As most of you know, Samba allows your Linux machine to work with Windows machines (and vice versa). Without Samba Linux would be locked in an unable to play nicely on heterogeneous networks. So what most Linux users do is install Samba to allow file/folder sharing and network browsing. Typically speaking, Samba is very easy to install and work with. But when problems arise Samba can be a nightmare to troubleshoot. One of the first steps in your troubleshooting should always be your firewall as this is very often the problem. What do you do if your firewall isn't allowing Samba through? You tell your firewall to allow Samba to pass. Let's see how this is done.
I want to show you how this is done in two different ways: Using a typical firewall GUI and the ufw command line. For the GUI I am going to illustrate this with GUFW (GNOME frontend for UFW). Naturally, each GUI firewall tool will deal with this process differently, but understanding the fundamentals of what you're looking for should give you enough information about how exactly to manage the task with the firewall tool you use.
Let's start with the more challenging task first. I will assume you know some of the basics. What we will be doing is allowing the necessary Samba ports through with the help of the UFW command line. Let's first check to make sure your firewall is enabled. To do this issue the command:
sudo iptables -L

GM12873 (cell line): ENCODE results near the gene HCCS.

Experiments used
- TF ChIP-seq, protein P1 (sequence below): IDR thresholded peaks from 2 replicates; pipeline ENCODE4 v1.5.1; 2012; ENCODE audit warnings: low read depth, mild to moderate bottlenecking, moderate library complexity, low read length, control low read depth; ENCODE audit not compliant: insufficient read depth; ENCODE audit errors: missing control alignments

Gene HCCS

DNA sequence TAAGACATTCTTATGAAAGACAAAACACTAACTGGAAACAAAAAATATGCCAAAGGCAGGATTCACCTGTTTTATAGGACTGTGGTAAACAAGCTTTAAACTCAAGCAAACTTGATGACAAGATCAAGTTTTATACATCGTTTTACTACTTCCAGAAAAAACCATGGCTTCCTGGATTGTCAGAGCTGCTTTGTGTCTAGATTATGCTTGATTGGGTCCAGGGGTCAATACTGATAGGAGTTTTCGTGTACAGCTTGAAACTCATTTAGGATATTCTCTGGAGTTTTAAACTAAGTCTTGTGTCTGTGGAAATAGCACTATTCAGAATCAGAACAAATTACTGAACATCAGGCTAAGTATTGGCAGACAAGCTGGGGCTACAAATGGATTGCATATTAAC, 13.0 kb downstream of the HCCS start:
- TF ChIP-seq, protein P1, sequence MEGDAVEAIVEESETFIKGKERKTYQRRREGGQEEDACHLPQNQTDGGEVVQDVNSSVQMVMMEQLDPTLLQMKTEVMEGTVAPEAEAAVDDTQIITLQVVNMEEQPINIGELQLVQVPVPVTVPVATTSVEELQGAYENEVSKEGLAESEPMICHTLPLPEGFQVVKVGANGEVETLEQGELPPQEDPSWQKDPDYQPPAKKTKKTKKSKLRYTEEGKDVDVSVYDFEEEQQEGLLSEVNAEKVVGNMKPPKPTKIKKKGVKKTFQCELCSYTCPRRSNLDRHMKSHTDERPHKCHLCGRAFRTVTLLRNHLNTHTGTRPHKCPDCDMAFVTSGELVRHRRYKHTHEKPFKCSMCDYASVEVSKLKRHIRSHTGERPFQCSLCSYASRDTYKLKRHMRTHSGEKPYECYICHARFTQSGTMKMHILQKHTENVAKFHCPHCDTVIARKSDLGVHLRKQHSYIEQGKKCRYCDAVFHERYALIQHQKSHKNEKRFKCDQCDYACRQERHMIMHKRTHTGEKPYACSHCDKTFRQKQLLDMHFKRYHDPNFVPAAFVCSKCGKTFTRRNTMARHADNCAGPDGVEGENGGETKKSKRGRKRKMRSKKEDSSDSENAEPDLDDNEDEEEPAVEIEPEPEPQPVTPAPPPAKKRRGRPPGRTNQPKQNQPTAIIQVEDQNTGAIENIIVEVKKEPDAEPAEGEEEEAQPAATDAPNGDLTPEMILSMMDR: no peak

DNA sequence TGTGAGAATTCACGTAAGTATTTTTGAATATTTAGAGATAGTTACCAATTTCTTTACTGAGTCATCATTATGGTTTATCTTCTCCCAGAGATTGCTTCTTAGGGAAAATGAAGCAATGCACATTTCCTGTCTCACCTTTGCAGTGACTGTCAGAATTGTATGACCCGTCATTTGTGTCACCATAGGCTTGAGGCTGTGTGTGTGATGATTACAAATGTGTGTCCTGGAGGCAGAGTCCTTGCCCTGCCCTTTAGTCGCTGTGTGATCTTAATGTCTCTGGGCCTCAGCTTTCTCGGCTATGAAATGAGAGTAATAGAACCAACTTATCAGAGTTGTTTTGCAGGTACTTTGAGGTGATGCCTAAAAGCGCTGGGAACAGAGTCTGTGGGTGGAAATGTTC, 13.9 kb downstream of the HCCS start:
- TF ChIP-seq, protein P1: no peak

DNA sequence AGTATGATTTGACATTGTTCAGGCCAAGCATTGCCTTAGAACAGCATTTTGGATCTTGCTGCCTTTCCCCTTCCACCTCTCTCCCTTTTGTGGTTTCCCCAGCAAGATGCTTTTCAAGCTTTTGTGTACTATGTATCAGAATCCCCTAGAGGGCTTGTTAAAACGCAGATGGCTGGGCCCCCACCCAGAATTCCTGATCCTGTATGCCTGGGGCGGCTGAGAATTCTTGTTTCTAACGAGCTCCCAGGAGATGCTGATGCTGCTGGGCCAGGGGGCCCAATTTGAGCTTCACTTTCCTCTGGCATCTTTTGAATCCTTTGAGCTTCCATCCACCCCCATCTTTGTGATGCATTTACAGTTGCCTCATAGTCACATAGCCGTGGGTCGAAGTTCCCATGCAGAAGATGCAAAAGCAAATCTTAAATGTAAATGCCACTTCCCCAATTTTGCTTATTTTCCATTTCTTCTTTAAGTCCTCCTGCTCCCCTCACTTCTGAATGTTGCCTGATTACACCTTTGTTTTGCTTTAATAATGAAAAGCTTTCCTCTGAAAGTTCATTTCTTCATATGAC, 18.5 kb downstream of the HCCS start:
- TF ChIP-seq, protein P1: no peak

When you issue the above command you should see output similar to what you see in Figure 1. If you see nothing, that means your firewall isn't enabled.
Now, let's add the rules to allow Samba to pass through your firewall. I am going to illustrate this using the 192.168.1.0 IP address scheme. You can adjust this to fit your needs. The commands you need to run, to open up the necessary ports are:
sudo ufw allow proto udp to any port 137 from 192.168.1.0/24
sudo ufw allow proto udp to any port 138 from 192.168.1.0/24
sudo ufw allow proto tcp to any port 139 from 192.168.1.0/24
sudo ufw allow proto tcp to any port 445 from 192.168.1.0/24
You will issue the above commands one at a time.
Now let's take a look at allowing Samba through your firewall using the UFW front-end, GUFW. You can start the GUFW tool by clicking System > Administration > Firewall Configuration. When the GUFW window opens (see Figure 2). If the firewall is not enabled, check the Enabled check box to start it up. Once it is started up you can then add rules to the configuration.
When you click the Add button a new window will appear (see Figure 3). From this window select the Preconfigured tab. In this window select the following:
When you have the above selected, click Add. Now go back and add another rule to use the same configuration as above with the exception of selecting Out instead of In. Once you have done that, close the Add Rule window and then quit the GUFW window. Your firewall should now allow Samba through.
Advertising revenue is falling fast across the Internet, and independently-run sites like Ghacks are hit hardest by it. The advertising model in its current form is coming to an end, and we have to find other ways to continue operating this site.
We are committed to keeping our content free and independent, which means no paywalls, no sponsored posts, no annoying ad formats or subscription fees.
If you like our content, and would like to help, please consider making a contribution:
Ghacks is a technology news blog that was founded in 2005 by Martin Brinkmann. It has since then become one of the most popular tech news sites on the Internet with five authors and regular contributions from freelance writers.